Make New Friends, But Keep the Old

May 6, 2014
kate cline_water quality products
Kate Cline

Those are lyrics I sang countless times during my tenure as a Girl Scout. This mantra is a great life lesson for a school-age kid — especially one like me, who went to four different elementary schools. But as we sang the song at the end of each troop meeting, I certainly wasn’t thinking of all the ways this simple piece of advice could apply to my life — ways that extend far past the simple message of friendship.

In an industry like water treatment, new “friends” are appearing all the time, in the form of new ideas, new treatment methods and new technologies. For a business to survive — and to keep customers satisfied — it is key to stay up to date on the latest and greatest advancements in the industry. As these new friends pop up, it is also important not to forget your background, both in terms of the experience that will help you evaluate new technologies and the tried-and-true treatment methods that may be just the answer to a customer’s water quality issue.

In his article, “Softening Technology Trends” (page 6), Steve Fox of Next Filtration Technologies Inc. expounds on just this issue. Currently, the market is being flooded with new ideas about water softening and conditioning — the latest technologies range from capacitive deionization to template assisted crystallization to magnetics. Gaining knowledge about these technologies, whether you decide to adopt them at your company or not, is crucial. “Regardless of the reasons driving consumer interest in alternative technologies, you must have answers for every potential customer who contacts you,” Fox writes. “Be prepared to give professional answers that will instill confidence in you and your business.”

Fox is also quick to point out, however, that “ion exchange is not going away.” This proven technology has served customers’ needs for decades, and more efficient systems are becoming available. This is where “keeping the old” comes in — dealers must use their knowledge and experience to evaluate which applications are prime for a new technology, and which are better suited to the traditional.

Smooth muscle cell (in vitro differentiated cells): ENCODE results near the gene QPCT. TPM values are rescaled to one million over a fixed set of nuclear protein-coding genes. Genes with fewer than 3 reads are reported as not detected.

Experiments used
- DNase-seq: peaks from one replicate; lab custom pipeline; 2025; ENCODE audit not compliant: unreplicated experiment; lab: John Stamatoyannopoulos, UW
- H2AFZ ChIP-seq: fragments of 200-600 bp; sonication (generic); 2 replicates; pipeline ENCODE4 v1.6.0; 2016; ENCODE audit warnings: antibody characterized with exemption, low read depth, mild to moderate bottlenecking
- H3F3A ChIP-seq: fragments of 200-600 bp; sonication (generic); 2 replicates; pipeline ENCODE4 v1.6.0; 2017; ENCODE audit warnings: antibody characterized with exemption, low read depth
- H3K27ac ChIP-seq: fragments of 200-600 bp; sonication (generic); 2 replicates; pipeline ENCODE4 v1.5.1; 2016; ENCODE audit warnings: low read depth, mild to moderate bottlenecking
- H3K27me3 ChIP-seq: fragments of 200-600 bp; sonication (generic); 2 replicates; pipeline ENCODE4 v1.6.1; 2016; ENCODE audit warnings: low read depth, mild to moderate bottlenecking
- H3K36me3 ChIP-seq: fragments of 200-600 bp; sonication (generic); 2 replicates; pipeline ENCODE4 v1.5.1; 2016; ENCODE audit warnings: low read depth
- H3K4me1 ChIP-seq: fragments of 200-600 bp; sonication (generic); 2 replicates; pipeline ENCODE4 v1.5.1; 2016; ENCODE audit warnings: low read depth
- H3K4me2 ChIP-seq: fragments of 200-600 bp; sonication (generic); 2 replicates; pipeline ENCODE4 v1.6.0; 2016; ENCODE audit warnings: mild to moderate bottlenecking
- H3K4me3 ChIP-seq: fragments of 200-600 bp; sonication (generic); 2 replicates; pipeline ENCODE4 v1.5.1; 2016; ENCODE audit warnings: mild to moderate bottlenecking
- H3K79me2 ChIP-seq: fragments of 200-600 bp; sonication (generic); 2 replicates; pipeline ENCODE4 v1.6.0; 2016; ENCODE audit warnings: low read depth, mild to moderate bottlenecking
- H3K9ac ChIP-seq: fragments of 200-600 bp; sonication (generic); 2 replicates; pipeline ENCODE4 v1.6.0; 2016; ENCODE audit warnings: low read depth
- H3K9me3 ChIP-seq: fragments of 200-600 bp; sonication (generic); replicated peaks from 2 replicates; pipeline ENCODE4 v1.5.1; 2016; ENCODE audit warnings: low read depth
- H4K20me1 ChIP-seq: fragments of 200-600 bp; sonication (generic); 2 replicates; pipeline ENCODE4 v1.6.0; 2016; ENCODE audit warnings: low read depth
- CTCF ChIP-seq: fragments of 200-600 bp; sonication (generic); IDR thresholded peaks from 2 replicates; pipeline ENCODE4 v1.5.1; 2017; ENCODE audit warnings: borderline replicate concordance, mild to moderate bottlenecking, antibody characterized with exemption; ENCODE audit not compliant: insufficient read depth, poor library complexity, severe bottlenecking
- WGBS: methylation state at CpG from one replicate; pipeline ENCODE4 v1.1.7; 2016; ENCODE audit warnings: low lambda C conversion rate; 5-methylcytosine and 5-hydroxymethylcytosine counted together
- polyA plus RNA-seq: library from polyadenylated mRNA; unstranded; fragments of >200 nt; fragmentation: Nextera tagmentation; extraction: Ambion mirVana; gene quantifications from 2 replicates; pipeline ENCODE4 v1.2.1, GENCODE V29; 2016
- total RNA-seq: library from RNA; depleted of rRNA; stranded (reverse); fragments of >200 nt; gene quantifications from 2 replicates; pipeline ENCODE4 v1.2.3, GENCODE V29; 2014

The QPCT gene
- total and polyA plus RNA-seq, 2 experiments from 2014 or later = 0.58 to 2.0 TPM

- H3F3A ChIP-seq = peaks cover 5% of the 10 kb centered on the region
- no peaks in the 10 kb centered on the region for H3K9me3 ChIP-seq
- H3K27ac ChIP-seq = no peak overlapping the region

Another trending topic in the water treatment market is water efficiency. Newer, more efficient versions of all types of water softening and treatment systems are being introduced, and the latest fixtures, from faucets to showerheads to toilets, offer the right balance of efficiency and flow. Embracing these new technologies will certainly help conserve water — in fact, in her article, “Chasing Gallons” (page 8), Barbara Higgens of Plumbing Manufacturers Intl. notes that the U.S. Environmental Protection Agency estimates that 3 billion gal of water could be saved per day if all fixtures were updated the latest water-efficient models. While these new technologies are excellent ways to conserve water, it is important to remember some of the more traditional ways that people can save water — from simply taking shorter showers and turning off the sink when not in use to installing simple water reuse methods like rain barrels.

Softening and water efficiency are just two examples of industry sectors in which it is important to stay on top of the latest technologies, while also leveraging traditional methods that are still applicable today. As you learn about new technologies, keep the motto in mind — don’t forget the past, and always keep an eye toward the future.

Kate Cline is managing editor of Water Quality Products. Cline can be reached at kcline@sgcmail.com or 847.391.1007.

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